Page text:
Following the recently announced recall expansion, automakers are crowding to issue safety campaigns over Takata’s defective airbags.
Takata declared in mid-May 14 million defective inflators in the United States, thus marking the first wave that was part of the massive recall expansion of 35 million to 40 million airbags that have to be phased out by December 2019. Therefore, just within a week, 15 automakers have called back nearly 16.4 million vehicles in the US to replace the faulty parts, of which six companies issued such safety notices only on Thursday, affecting 2.5 million vehicles. The latest recalls include 1.9 million SUVs and trucks from General Motors, 217,000 models from Volkswagen’s Audi, 200,000 from Daimler AG’s Mercedes-Benz USA division, 92,000 from BMW, 54,000 from Tata’s Jaguar Land Rover and 5,100 from Daimler Vans USA.
Earlier this week, Ford also recalled around 1.9 million vehicles, while last week eight other automakers said 12 million cars in the United States need to pay a visit to their dealers, including 4.5 million US vehicles from Honda, 4.3 million from Fiat Chrysler and 1.6 million from Toyota.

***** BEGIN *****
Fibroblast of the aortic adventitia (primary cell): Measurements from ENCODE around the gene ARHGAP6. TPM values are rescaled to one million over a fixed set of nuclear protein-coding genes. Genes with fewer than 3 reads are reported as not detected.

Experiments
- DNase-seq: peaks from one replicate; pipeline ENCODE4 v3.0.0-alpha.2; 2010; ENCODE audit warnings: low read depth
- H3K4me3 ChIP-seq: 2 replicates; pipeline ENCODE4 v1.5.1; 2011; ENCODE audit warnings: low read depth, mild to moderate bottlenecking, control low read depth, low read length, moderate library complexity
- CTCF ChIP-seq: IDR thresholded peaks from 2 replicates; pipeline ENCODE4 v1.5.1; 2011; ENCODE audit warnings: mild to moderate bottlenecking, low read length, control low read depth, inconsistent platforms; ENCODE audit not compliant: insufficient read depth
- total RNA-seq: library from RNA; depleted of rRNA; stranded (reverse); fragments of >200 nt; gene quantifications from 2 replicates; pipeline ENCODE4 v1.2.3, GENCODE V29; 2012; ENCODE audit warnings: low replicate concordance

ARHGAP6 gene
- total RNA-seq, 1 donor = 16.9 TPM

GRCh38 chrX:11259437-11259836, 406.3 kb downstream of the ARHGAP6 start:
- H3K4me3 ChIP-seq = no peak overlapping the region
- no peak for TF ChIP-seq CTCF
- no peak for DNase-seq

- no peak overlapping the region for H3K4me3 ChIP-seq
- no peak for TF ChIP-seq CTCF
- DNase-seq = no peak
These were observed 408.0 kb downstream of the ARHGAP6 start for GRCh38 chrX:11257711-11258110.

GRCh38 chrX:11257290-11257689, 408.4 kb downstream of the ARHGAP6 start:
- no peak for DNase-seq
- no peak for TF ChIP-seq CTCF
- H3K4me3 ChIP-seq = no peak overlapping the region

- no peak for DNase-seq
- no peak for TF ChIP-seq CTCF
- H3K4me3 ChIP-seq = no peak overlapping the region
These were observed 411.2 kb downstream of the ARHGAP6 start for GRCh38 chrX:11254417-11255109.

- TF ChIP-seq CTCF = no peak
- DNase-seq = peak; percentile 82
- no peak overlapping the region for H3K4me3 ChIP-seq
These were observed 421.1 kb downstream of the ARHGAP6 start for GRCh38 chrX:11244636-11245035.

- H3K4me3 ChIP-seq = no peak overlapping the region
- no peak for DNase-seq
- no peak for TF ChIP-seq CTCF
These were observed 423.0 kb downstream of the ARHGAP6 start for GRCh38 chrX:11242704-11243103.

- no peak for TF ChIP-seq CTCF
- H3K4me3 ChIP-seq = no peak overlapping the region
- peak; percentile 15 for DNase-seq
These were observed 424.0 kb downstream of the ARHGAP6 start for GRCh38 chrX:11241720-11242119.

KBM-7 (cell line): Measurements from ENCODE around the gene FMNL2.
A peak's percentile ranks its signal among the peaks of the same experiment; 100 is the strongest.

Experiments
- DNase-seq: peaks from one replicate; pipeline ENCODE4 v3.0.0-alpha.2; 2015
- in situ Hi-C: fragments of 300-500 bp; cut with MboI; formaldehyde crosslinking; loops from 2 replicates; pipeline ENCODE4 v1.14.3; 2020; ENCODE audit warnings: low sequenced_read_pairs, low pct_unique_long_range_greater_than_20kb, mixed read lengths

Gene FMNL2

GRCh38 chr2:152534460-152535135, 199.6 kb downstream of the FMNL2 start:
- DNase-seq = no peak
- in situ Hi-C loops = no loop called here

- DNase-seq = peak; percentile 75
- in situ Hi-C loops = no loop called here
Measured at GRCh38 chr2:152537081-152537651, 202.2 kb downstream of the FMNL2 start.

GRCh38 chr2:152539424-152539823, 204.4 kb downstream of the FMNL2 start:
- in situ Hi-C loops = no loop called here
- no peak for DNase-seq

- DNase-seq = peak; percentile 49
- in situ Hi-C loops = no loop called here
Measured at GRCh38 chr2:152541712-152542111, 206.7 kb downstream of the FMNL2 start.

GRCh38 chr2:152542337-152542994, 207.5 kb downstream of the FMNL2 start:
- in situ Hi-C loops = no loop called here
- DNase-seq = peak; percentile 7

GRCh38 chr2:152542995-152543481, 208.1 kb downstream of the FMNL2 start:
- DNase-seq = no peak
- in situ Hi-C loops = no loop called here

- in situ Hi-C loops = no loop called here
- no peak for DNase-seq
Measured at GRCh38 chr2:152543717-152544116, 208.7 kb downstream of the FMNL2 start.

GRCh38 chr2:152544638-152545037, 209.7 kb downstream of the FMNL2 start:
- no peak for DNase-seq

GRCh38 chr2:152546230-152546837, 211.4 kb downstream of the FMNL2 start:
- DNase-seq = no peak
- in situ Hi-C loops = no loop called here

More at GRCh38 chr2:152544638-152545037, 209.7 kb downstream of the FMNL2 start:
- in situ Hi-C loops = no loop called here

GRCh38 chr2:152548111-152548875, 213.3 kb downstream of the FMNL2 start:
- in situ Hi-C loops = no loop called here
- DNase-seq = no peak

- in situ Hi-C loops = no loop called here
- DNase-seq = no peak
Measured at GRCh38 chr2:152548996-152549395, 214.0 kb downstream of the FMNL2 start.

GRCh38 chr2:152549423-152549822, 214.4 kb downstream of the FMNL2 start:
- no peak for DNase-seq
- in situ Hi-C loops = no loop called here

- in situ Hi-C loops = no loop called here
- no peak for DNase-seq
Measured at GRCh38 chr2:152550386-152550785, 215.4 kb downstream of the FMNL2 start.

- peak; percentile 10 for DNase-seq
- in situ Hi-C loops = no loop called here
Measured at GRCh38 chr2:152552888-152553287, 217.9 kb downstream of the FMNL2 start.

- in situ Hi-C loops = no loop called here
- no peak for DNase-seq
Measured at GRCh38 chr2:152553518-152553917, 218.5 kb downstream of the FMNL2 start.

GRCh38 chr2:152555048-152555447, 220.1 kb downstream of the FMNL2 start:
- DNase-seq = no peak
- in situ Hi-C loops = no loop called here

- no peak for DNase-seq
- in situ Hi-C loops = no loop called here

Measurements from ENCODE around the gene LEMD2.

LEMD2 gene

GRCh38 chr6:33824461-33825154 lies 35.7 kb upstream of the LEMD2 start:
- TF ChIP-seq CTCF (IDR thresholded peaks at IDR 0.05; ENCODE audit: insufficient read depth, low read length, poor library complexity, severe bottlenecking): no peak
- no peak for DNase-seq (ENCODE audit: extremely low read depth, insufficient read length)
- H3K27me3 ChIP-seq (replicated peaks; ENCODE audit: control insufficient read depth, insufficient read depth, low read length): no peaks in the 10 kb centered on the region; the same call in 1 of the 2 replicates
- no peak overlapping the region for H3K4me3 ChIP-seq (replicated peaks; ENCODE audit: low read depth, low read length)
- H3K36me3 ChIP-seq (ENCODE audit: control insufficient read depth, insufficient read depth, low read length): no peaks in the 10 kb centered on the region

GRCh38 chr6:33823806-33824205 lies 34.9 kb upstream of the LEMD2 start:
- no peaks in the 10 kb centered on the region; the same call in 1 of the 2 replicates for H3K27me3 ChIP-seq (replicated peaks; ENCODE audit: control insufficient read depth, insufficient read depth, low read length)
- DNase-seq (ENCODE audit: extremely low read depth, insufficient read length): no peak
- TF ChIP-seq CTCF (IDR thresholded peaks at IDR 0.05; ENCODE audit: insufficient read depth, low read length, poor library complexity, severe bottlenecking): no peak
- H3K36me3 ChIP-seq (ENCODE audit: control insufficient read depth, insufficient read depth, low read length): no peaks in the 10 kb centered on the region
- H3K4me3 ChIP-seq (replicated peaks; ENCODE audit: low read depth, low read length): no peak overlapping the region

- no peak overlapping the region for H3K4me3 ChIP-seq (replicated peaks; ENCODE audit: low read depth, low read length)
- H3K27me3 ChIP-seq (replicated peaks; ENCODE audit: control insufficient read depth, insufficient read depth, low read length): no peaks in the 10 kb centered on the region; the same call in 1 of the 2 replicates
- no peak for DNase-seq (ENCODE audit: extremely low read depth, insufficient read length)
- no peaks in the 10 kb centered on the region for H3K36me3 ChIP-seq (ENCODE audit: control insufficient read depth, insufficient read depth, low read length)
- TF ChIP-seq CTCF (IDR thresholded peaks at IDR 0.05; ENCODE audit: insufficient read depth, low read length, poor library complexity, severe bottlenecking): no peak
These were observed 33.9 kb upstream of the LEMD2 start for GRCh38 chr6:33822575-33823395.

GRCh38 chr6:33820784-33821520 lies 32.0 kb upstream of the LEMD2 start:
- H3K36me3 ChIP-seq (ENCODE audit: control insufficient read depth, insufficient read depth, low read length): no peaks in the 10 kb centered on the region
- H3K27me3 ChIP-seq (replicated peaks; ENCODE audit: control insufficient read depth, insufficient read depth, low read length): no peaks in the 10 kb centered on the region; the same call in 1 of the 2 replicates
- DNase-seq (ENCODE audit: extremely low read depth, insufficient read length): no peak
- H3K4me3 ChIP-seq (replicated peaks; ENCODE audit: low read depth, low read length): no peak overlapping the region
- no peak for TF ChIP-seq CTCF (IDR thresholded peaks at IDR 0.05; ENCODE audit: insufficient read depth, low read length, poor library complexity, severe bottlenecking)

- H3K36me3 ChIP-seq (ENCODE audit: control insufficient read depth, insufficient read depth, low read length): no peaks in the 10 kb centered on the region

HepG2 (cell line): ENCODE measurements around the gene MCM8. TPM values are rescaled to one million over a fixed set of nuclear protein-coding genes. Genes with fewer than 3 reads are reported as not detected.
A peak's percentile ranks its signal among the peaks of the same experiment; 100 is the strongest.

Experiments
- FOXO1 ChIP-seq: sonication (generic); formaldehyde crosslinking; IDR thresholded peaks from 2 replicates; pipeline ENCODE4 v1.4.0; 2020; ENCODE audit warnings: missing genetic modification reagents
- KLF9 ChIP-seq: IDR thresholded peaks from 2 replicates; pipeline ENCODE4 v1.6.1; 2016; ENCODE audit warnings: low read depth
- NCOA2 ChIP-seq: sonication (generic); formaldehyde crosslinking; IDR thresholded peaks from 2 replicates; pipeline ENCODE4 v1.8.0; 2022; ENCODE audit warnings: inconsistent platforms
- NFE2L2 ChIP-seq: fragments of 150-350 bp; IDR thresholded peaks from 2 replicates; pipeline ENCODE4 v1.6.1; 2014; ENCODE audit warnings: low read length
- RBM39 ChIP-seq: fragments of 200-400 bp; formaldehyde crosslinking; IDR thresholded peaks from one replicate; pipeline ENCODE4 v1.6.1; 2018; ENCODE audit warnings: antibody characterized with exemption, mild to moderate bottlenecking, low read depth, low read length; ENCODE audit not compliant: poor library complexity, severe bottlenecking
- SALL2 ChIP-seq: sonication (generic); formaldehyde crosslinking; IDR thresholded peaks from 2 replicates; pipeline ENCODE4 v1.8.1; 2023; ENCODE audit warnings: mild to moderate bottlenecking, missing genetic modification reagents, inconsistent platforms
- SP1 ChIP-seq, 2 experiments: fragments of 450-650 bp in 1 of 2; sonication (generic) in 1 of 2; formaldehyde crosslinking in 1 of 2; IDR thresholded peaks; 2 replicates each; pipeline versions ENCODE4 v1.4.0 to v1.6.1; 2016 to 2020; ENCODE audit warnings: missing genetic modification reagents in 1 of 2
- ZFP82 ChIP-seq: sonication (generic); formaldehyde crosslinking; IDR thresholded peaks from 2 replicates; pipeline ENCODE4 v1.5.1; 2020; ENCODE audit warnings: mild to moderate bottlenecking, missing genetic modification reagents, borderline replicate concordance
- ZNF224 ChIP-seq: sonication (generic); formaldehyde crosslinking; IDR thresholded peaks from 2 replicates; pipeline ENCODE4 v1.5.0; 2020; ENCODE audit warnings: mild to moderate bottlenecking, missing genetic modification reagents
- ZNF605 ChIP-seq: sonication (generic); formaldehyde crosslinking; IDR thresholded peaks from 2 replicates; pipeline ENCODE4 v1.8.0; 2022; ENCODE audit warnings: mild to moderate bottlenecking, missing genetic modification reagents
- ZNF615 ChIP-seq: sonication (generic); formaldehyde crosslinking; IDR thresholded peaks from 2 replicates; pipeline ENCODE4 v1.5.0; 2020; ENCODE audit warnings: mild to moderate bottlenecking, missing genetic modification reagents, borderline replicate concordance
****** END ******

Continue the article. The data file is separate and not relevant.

The defective airbags made by the Japanese auto supplier have been linked to at least 13 deaths and more than 100 injuries worldwide. Takata, which posted a net loss of 13.1 billion yen (120 million dollar) for the financial year ended in March, has hired investment bank Lazard to help the company put together a restructuring plan, as the expenses over the recalls are expected to blow up.